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For other books about mathematics and mathematics education try: http://livros-matema.blogspot.com/.

domingo, 29 de abril de 2012

The Survival of a Mathematician: From Tenure to Emeritus


Steven G. Krantz



American Mathematical Society | 2008 | 310 páginas | PDF

versão draft - online:
math.wustl.edu
141.105.33.55

A successful mathematical career involves doing good mathematics, to be sure, but also requires a wide range of skills that are not normally taught in graduate school. The purpose of this book is to provide guidance to the professional mathematician in how to develop and survive in the profession. There is information on how to begin a research program, how to apply for a grant, how to get tenure, how to teach, and how to get along with one's colleagues. After tenure, there is information on how to direct a Ph.D. student, how to serve on committees, and how to serve in various posts in the math department. There is extensive information on how to serve as Chairman. There is also material on trouble areas: sexual harassment, legal matters, disputes with colleagues, dealing with the dean, and so forth. One of the themes of the book is how to have a fulfilling professional life. In order to achieve this goal, Krantz discusses keeping a vigorous scholarly program going and finding new challenges, as well as dealing with the everyday tasks of research, teaching, and administration. In short, this is a survival manual for the professional mathematician--both in academics and in industry and government agencies. It is a sequel to the author's A Mathematician's Survival Guide.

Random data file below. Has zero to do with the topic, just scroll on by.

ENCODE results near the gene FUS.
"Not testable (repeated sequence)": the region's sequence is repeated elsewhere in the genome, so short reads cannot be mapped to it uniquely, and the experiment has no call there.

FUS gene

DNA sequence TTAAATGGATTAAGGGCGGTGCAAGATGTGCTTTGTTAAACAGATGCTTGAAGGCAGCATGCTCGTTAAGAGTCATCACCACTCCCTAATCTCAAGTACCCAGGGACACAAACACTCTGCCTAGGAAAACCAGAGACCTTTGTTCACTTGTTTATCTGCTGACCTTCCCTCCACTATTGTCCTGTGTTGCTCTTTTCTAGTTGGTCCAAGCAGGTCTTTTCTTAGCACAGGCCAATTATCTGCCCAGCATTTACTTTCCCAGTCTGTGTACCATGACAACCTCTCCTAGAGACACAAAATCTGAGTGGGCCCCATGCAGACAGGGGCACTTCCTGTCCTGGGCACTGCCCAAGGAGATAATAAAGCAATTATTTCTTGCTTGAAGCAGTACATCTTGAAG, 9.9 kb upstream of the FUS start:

The Proof Is in the Pudding: The Changing Nature of Mathematical Proof

Steven G. Krantz

Springer-Verlag | 2010 | 240 Páginas | PDF | 3,9 Mb


Versão draft - online: math.wustl.edu

Krantz takes the reader on a journey around the globe and through centuries of history, exploring the many transformations that mathematical proof has undergone from its inception at the time of Euclid and Pythagoras to its versatile, present-day use. The author elaborates on the beauty, challenges and metamorphisms of thought that have accompanied the search for truth through proof. The first two chapters examine the early beginnings of concept of proof and the creation of its elegant structure and language, touching on some of the logic and philosophy behind these developments. The history then unfolds as the author explains the changing face of proofs. The more well-known proofs , the mathematicians behind them, and the world that surrounded them are all highlighted. Each story has its own unique past; there was often a philosophical, sociological, technological or competitive edge that restricted or promoted progress. But the author's commentary and insights create a seamless thread throughout the many vignettes Though there are many truths to be discovered in this book, by the end it is clear that there is no formalized approach or standard method of discovery to date. This is shown in noting some of the more prominent discussions currently underway, such as Gorenstein's effort to classify finance groups, Thomas Hale's resolution of the Kepler sphere-packing problem, and other modern tales. Most of the proofs are discussed in detail with figures and some equations accompanying them, allowing both the professional mathematician and those less familiar with mathematics to derive the same joy from reading this book.